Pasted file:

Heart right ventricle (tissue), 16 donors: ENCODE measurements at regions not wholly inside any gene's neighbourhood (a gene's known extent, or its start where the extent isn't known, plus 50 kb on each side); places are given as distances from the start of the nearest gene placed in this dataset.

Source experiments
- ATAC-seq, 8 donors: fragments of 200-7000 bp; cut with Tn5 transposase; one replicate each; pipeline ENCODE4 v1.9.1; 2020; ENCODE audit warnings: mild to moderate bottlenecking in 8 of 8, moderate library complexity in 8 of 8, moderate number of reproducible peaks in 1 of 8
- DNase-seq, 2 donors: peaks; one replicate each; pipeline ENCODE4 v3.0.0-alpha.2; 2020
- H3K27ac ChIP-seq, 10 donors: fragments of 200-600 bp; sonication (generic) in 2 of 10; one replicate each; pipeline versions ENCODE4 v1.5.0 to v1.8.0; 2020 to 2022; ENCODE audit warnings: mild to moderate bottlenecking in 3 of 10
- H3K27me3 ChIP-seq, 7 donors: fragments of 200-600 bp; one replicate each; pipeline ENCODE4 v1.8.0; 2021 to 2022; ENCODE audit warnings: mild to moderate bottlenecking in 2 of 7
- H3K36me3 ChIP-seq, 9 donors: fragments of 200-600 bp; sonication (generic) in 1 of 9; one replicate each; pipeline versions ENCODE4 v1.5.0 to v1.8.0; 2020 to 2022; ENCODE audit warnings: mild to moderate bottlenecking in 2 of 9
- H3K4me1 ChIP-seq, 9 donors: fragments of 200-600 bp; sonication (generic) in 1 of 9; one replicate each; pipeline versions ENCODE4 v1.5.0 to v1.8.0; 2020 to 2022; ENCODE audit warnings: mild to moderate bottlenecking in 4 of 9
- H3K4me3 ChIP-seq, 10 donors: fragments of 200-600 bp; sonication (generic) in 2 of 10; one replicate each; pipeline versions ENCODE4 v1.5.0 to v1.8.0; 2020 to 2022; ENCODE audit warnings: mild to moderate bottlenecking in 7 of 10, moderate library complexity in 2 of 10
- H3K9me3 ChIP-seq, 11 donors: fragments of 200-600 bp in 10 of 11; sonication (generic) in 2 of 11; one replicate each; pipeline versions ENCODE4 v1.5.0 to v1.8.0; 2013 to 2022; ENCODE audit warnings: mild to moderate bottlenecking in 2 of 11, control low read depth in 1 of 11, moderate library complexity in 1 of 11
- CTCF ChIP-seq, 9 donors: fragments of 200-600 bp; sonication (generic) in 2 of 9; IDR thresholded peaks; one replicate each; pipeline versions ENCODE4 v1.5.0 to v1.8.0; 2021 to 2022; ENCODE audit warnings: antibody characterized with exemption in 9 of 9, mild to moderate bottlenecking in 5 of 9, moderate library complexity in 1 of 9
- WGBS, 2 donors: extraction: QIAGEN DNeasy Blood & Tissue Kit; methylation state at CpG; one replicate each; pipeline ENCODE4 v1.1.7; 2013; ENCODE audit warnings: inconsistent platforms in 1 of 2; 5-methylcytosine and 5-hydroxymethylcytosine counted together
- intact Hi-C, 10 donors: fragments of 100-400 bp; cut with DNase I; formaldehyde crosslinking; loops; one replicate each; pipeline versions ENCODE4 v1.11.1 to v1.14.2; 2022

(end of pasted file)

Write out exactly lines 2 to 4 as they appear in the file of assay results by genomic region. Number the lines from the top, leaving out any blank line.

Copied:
Source experiments
- ATAC-seq, 8 donors: fragments of 200-7000 bp; cut with Tn5 transposase; one replicate each; pipeline ENCODE4 v1.9.1; 2020; ENCODE audit warnings: mild to moderate bottlenecking in 8 of 8, moderate library complexity in 8 of 8, moderate number of reproducible peaks in 1 of 8
- DNase-seq, 2 donors: peaks; one replicate each; pipeline ENCODE4 v3.0.0-alpha.2; 2020